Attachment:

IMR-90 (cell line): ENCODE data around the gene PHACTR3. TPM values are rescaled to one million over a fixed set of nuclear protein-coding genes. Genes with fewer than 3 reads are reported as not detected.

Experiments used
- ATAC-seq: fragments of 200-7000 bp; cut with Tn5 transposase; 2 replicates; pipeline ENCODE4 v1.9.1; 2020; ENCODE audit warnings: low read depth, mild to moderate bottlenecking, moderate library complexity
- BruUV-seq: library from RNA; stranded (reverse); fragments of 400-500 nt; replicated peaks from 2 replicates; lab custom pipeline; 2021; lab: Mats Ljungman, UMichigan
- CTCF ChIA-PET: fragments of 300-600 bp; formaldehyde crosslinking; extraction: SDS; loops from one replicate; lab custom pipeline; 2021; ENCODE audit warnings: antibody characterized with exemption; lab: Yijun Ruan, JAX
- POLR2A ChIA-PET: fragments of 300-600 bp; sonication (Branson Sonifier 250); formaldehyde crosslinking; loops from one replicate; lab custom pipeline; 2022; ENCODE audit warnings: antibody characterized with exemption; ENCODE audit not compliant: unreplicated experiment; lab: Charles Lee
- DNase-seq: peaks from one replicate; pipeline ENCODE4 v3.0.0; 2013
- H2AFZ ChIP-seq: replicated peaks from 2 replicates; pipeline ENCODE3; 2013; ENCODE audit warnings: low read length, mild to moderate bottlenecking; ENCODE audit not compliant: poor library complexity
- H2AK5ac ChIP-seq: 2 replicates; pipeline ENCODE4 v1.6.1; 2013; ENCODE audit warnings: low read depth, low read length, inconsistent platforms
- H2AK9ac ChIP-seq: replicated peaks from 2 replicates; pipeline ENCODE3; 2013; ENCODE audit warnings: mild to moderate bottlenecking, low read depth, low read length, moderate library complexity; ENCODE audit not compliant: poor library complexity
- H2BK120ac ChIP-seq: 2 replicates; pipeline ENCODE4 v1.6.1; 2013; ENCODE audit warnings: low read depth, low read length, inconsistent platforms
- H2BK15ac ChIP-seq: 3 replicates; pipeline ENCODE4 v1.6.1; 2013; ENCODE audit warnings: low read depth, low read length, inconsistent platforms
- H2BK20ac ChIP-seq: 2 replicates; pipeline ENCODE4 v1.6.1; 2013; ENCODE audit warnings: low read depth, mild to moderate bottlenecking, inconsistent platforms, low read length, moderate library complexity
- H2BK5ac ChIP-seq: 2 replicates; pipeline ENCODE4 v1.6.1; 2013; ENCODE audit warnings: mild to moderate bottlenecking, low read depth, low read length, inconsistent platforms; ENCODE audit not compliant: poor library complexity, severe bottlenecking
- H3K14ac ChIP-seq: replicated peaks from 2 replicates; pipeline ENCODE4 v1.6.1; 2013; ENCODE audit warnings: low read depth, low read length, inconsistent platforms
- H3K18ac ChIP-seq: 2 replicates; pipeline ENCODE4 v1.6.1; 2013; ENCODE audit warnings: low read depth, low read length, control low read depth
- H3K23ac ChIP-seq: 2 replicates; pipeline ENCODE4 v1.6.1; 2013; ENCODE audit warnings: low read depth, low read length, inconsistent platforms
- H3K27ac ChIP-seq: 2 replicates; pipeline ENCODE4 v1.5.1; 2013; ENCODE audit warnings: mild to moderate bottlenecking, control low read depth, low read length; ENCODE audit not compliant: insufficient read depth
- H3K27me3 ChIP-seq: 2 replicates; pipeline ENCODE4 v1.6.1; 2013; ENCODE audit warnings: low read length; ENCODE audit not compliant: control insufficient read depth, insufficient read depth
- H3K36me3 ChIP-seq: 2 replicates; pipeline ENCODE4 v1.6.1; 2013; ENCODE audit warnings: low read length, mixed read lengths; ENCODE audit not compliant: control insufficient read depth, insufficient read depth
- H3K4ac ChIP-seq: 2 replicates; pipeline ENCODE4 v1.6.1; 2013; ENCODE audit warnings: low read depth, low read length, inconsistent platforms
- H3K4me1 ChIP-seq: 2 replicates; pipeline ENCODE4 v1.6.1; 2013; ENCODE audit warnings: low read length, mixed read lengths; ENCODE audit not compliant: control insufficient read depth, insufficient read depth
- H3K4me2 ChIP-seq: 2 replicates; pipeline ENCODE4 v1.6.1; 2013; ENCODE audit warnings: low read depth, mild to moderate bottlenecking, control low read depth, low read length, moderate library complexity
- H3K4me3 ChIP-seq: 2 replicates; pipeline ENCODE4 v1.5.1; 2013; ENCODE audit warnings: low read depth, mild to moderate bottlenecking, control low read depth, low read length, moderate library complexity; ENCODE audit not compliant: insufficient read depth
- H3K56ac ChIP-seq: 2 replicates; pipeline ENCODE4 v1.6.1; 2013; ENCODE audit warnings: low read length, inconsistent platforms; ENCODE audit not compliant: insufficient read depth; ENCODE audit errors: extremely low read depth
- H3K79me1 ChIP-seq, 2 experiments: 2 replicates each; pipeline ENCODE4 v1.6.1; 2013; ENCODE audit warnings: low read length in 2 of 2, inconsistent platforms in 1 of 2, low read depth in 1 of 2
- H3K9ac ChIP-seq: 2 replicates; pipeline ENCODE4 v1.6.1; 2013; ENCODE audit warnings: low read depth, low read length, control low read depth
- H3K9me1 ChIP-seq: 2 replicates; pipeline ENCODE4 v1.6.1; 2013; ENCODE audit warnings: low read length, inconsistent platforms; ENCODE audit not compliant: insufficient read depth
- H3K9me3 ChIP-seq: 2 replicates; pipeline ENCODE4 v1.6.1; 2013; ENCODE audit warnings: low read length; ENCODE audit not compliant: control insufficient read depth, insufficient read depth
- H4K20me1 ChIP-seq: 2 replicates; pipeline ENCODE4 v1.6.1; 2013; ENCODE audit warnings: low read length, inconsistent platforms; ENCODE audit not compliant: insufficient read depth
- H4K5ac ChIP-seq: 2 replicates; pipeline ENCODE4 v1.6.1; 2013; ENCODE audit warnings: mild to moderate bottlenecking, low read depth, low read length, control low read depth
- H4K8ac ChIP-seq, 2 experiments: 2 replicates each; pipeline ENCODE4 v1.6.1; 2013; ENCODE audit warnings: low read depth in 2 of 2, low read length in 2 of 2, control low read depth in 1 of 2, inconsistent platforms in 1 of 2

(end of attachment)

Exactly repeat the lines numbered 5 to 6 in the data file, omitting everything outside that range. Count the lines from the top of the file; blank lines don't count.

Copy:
- CTCF ChIA-PET: fragments of 300-600 bp; formaldehyde crosslinking; extraction: SDS; loops from one replicate; lab custom pipeline; 2021; ENCODE audit warnings: antibody characterized with exemption; lab: Yijun Ruan, JAX
- POLR2A ChIA-PET: fragments of 300-600 bp; sonication (Branson Sonifier 250); formaldehyde crosslinking; loops from one replicate; lab custom pipeline; 2022; ENCODE audit warnings: antibody characterized with exemption; ENCODE audit not compliant: unreplicated experiment; lab: Charles Lee